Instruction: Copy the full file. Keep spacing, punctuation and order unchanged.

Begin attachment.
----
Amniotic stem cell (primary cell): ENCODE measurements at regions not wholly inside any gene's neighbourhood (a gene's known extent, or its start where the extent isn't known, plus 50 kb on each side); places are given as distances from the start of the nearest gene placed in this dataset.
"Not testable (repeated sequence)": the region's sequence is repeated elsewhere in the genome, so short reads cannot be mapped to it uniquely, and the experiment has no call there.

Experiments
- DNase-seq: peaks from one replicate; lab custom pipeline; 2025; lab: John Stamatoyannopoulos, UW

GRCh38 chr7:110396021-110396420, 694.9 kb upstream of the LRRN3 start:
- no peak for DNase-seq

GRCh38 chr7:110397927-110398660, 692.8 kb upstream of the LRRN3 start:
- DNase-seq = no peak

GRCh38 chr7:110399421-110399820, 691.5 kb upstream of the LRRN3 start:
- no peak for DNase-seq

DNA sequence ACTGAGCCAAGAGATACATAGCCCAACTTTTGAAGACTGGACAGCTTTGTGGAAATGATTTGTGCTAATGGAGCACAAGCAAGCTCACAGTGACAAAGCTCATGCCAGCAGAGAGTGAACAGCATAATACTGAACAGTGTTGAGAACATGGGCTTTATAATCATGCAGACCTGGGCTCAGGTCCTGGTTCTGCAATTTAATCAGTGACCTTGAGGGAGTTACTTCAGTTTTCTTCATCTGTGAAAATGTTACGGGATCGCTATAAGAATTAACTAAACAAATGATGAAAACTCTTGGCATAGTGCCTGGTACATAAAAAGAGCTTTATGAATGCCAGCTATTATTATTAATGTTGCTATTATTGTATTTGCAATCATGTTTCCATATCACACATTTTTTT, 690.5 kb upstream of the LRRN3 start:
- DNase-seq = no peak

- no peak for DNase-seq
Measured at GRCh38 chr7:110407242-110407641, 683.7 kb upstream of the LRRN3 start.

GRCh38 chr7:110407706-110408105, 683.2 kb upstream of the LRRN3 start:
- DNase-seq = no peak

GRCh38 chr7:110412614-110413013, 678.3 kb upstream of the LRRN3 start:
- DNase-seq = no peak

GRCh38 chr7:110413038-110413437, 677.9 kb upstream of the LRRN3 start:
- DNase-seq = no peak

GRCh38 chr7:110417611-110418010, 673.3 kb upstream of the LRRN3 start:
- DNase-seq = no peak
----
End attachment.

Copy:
Amniotic stem cell (primary cell): ENCODE measurements at regions not wholly inside any gene's neighbourhood (a gene's known extent, or its start where the extent isn't known, plus 50 kb on each side); places are given as distances from the start of the nearest gene placed in this dataset.
"Not testable (repeated sequence)": the region's sequence is repeated elsewhere in the genome, so short reads cannot be mapped to it uniquely, and the experiment has no call there.

Experiments
- DNase-seq: peaks from one replicate; lab custom pipeline; 2025; lab: John Stamatoyannopoulos, UW

GRCh38 chr7:110396021-110396420, 694.9 kb upstream of the LRRN3 start:
- no peak for DNase-seq

GRCh38 chr7:110397927-110398660, 692.8 kb upstream of the LRRN3 start:
- DNase-seq = no peak

GRCh38 chr7:110399421-110399820, 691.5 kb upstream of the LRRN3 start:
- no peak for DNase-seq

DNA sequence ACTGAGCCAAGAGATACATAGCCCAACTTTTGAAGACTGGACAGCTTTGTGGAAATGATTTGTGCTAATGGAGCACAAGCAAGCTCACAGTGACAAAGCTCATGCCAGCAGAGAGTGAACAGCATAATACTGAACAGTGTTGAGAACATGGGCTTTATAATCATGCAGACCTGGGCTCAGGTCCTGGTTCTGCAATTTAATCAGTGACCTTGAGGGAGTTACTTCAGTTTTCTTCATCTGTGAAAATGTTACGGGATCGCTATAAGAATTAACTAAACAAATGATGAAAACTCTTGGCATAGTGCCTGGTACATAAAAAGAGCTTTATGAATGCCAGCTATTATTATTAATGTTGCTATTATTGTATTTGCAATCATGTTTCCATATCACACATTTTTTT, 690.5 kb upstream of the LRRN3 start:
- DNase-seq = no peak

- no peak for DNase-seq
Measured at GRCh38 chr7:110407242-110407641, 683.7 kb upstream of the LRRN3 start.

GRCh38 chr7:110407706-110408105, 683.2 kb upstream of the LRRN3 start:
- DNase-seq = no peak

GRCh38 chr7:110412614-110413013, 678.3 kb upstream of the LRRN3 start:
- DNase-seq = no peak

GRCh38 chr7:110413038-110413437, 677.9 kb upstream of the LRRN3 start:
- DNase-seq = no peak

GRCh38 chr7:110417611-110418010, 673.3 kb upstream of the LRRN3 start:
- DNase-seq = no peak